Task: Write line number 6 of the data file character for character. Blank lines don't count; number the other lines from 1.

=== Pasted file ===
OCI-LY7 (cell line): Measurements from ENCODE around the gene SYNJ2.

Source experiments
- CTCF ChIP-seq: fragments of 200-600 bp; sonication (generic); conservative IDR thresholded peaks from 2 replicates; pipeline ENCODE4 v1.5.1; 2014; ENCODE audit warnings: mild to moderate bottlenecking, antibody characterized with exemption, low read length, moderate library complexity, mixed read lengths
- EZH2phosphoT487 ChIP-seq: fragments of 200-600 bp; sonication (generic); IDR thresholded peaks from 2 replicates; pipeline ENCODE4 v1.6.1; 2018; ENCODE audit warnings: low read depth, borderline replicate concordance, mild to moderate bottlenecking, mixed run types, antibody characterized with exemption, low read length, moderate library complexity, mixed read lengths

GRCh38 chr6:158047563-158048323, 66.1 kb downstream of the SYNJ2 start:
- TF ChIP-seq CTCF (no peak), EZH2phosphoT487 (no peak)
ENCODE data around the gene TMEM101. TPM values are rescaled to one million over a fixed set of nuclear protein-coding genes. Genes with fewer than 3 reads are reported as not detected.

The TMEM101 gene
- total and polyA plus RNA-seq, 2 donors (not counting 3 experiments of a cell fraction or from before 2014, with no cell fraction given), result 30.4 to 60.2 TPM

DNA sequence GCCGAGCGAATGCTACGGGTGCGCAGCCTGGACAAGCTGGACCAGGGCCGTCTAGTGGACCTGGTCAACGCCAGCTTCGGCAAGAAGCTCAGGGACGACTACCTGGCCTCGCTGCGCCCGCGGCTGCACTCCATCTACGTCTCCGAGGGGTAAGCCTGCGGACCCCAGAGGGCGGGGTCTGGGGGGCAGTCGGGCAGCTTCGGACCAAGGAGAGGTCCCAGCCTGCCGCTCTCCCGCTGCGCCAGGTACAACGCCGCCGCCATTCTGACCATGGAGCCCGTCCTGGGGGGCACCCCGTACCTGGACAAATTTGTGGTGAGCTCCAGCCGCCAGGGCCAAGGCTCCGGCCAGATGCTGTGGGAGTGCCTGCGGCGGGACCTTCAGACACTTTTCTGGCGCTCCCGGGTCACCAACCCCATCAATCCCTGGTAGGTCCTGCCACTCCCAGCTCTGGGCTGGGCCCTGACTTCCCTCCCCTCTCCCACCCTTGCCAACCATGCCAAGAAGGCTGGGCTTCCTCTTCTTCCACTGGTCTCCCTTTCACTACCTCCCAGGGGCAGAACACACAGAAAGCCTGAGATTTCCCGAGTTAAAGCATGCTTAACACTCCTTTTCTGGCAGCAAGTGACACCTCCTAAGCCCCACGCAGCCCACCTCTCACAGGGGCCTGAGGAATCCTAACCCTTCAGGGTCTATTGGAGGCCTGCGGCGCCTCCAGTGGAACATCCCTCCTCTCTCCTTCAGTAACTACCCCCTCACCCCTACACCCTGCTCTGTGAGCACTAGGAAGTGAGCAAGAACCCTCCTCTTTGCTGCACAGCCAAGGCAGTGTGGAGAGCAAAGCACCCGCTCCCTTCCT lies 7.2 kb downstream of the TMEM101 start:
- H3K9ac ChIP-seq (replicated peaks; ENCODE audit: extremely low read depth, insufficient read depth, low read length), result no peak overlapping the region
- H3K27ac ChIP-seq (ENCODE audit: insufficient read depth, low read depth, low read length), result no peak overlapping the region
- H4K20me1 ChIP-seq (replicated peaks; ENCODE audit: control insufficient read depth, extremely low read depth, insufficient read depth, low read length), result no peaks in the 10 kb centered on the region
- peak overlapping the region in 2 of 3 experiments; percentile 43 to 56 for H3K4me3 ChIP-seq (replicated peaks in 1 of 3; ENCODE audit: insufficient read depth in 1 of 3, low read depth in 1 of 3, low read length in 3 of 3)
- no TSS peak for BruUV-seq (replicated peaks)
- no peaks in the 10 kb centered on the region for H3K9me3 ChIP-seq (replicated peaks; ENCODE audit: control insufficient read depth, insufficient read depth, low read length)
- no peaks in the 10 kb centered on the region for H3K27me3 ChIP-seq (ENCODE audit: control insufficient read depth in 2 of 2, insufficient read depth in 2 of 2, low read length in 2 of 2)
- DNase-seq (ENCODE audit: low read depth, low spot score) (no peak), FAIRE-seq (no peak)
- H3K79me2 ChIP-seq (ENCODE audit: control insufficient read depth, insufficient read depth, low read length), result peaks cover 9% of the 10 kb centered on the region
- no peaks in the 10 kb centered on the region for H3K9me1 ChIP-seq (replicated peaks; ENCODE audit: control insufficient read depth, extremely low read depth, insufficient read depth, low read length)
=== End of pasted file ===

- TF ChIP-seq CTCF (no peak), EZH2phosphoT487 (no peak)